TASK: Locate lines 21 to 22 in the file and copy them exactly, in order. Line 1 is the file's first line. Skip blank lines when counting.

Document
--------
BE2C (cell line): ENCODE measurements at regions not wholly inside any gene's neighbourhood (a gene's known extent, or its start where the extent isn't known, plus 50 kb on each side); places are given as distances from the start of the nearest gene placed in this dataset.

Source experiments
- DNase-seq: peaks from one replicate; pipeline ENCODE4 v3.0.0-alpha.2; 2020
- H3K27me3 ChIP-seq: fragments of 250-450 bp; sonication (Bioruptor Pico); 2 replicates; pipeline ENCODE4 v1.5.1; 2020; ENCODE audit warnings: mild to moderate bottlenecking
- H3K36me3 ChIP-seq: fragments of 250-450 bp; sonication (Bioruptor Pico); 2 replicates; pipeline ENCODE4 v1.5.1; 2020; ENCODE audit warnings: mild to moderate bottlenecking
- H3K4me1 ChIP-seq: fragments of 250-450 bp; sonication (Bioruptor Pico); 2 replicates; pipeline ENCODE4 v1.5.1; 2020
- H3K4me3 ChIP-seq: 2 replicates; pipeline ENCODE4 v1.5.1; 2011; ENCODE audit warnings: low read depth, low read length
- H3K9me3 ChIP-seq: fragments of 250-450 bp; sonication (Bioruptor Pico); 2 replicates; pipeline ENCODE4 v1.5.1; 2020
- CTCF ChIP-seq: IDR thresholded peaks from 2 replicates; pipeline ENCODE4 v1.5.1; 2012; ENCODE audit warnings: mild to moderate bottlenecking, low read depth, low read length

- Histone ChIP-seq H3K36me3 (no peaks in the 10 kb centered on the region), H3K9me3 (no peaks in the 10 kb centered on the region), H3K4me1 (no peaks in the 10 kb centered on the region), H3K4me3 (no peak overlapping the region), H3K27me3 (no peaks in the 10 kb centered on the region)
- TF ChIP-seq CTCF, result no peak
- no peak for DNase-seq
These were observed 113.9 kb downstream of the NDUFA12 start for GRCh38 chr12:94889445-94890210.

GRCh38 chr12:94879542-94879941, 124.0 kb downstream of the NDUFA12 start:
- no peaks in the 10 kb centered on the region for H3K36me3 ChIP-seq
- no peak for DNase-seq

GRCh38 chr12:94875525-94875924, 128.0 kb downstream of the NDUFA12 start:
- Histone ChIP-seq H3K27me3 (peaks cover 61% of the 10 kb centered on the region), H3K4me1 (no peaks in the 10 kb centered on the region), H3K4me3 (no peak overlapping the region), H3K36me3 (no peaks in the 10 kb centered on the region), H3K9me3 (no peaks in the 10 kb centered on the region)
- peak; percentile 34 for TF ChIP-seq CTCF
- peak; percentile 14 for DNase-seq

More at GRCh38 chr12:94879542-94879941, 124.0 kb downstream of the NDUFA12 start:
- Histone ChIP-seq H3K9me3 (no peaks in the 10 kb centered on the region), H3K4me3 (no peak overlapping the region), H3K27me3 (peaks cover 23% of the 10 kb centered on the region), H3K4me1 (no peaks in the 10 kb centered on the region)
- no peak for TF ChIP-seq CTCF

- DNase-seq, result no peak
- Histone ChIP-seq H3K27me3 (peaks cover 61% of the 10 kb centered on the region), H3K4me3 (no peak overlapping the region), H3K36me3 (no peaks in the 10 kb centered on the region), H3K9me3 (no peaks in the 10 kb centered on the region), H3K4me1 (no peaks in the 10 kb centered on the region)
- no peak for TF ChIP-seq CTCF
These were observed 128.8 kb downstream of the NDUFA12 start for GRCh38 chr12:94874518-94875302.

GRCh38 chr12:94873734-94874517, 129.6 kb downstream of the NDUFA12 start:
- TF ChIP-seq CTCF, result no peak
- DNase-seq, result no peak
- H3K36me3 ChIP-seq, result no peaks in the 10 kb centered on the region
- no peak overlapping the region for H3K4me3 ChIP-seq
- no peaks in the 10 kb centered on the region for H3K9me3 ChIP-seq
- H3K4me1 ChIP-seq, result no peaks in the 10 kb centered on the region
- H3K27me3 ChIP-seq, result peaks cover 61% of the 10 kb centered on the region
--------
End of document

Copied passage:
More at GRCh38 chr12:94879542-94879941, 124.0 kb downstream of the NDUFA12 start:
- Histone ChIP-seq H3K9me3 (no peaks in the 10 kb centered on the region), H3K4me3 (no peak overlapping the region), H3K27me3 (peaks cover 23% of the 10 kb centered on the region), H3K4me1 (no peaks in the 10 kb centered on the region)